The US vs. The UK: A Social Comparison

July 6, 2011Marketsby David Smith

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For decades, politicians in the US and the UK have paid scant attention to growing income divides, believing in the “trickle down” effect of wealth created by the rich. But Richard Wilkinson, a professor of social epidemiology at Nottingham University and an expert in public health, has assembled a mountain of evidence from all over the world that extreme inequality has a damaging effect on the physical and psychological wellbeing of whole societies.

He uses the information to create a series of scatter-graphs which document the prevalence of a range of social ills. The evidence was published in the influential book The Spirit Level, co-written with Professor Kate Pickett of York University.

Wilkinson found that on almost every index of quality of life, wellbeing, deprivation, or social mobility, there is a strong correlation between economic inequality and social outcomes. Almost always, Japan and the Scandinavian countries are at the favourable end, and the UK, the US and Portugal – very unequal countries - are at the high end, with Canada, Australasia and continental European countries in between.

 “Our research shows the psycho-social effects of inequality, which have more to do with feelings of superiority and inferiority than absolute living standards,” Wilkinson said. “Living standards are the drivers of social comparison, but most of the outcomes are behavioural, so things must go through the mind. Increasing inequality leads to more downward prejudice and shaming and stigma. The ones at the top are brilliant and capable and the ones at the bottom are lazy and stupid. That’s why inequality hurts.”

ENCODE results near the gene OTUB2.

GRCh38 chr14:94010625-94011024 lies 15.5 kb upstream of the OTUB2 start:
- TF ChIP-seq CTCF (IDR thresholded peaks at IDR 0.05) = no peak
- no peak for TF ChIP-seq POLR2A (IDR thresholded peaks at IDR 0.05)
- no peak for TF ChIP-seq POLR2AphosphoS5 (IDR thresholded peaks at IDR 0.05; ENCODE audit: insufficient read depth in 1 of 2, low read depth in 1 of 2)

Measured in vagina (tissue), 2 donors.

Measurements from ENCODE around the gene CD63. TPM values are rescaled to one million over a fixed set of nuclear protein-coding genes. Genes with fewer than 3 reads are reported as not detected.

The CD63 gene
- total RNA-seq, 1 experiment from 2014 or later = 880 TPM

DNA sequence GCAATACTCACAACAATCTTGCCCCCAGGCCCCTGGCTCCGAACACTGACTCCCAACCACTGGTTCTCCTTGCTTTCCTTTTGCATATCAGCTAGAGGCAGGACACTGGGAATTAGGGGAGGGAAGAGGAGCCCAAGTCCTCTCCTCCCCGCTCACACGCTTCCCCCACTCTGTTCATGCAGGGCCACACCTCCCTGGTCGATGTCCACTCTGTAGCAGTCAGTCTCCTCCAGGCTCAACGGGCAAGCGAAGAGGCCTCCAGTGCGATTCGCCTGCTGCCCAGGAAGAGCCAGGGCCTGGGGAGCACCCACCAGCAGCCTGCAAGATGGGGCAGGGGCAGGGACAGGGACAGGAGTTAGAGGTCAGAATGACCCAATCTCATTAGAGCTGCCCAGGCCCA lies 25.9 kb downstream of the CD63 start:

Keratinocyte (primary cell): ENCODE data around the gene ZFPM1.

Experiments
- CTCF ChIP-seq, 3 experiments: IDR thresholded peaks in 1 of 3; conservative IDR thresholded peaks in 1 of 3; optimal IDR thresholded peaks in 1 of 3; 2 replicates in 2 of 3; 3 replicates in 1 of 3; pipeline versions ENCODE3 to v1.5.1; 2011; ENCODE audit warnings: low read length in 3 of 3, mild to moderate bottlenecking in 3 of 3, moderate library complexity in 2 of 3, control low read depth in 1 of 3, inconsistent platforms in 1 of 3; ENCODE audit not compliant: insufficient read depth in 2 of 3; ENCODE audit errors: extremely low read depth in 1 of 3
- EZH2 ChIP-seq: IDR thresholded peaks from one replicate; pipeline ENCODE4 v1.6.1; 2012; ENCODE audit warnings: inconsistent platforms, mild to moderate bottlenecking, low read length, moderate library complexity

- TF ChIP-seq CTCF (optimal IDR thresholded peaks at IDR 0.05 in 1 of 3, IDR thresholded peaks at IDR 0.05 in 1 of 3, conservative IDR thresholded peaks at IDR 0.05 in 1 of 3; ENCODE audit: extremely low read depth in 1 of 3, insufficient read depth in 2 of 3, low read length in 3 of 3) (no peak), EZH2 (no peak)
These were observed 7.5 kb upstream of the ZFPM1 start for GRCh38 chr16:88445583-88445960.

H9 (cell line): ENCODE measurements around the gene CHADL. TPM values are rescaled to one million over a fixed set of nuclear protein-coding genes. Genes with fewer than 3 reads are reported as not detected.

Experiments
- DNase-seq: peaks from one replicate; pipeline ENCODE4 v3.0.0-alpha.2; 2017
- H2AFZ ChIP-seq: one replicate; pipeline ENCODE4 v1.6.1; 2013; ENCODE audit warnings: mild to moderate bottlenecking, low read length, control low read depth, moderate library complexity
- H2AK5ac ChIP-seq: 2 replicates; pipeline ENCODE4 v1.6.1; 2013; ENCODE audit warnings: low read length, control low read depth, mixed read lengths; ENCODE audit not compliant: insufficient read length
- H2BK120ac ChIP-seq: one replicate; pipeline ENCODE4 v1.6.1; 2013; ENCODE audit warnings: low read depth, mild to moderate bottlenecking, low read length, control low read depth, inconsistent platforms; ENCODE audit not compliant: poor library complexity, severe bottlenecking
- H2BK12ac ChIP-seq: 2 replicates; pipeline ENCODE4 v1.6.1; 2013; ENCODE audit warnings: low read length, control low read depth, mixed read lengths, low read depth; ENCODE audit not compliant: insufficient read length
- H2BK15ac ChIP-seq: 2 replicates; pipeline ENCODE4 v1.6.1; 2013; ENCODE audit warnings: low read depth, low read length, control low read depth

The social outcomes have nothing to do with total wealth, or average income. The US is the world’s richest nation, with high average incomes, but it has a level of violence - murder, in particular - that is far higher than any other Western nation. Longevity is also affected by inequality: Greece has half the GDP per head of the US, yet Greeks have a life expectancy of 79.5 years, compared to 78.3 years in the US, which is the lowest level in the developed world. The UK’s average life expectancy is also higher than in the US, at 79.4 years at birth.    

Although the UK fares badly compared to most OECD countries (and is the worst developed nation in which to be a child according to Unicef), its social problems are not as pronounced as in the US. Rates of illness are lower, for example. Diabetes, for example, affects twice as many Americans as British. 

“The UK is near the top on many of the measures, but the US is a good way out in front on most of them,” said Wilkinson. “Our health is better, violence is lower, the teenage birth rate is not so high, the murder rate is nowhere near as high, and the obesity rate is not quite so high. These are important differences between the two countries.”  

The Spirit Level also comes up with more surprising correlations, such as the erosion of trust in more unequal societies, and perhaps most disturbing of all, the link between growing economic divides and mental illness. Around a quarter of British people, and more than a quarter of Americans, experience mental problems in any given year, compared with fewer than 10% in the more equal countries of Japan, Germany, Sweden and Italy.

If Wilkinson is right, then the difference in levels of inequality is the most important distinction between the US and the UK, and many differences in social outcomes stem from this key factor. But there are other interesting points of comparison.